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    meh. I lift in Chucks for nearly everything. For squats (I'm at 305, which is about 1.5x bodyweight), I do use weightlifting shoes to position my knees better, but if I"m not doing it that heavy, I may just use my Chucks.

    You can get by without shoes for a good long time. At some point, you may find it useful. Rippetoe recommends them, but YMMV. I've found that my groin muscles are less likely to get tweaked if I wear them when lifting heavy. But if you're doing 20 reps, you don't need them. I'd cut down on the reps, though, and up the intensity. 3 sets of 5 reps at a higher intensity is better than 20 reps.

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    Glockin Grok's Avatar
    Glockin Grok is offline Senior Member
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    +1... back when I used to powerlift I wore chucks as well... and so did many other power lifters I knew. I also wore them for running for wrestling training.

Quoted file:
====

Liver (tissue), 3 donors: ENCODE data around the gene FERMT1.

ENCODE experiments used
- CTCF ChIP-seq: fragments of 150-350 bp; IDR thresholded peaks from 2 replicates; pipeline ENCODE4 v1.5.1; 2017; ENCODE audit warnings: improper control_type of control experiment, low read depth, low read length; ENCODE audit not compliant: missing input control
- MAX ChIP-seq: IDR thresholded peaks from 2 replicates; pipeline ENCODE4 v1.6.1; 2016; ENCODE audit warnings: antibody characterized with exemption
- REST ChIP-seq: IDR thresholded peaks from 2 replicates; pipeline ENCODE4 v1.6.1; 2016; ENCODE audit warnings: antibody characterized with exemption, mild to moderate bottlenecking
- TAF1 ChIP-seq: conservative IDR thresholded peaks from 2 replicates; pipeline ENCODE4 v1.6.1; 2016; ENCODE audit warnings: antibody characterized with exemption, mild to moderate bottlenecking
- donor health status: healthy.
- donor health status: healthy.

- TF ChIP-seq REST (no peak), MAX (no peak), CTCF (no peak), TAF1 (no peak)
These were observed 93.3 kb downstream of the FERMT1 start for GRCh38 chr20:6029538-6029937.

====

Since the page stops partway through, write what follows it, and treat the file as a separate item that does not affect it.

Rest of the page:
Now a days I wear skateboard shoes (DCs) or my Vffs depending on my mood. Honestly the whole elivated heal in lifiting shoes is to help with squatting for people who are not flexable enough to get to parallel

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    arthurb999's Avatar
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    I wear my merrell trail gloves... love those shoes for just about everything

  5. #5
    not on the rug's Avatar
    not on the rug is online now Senior Member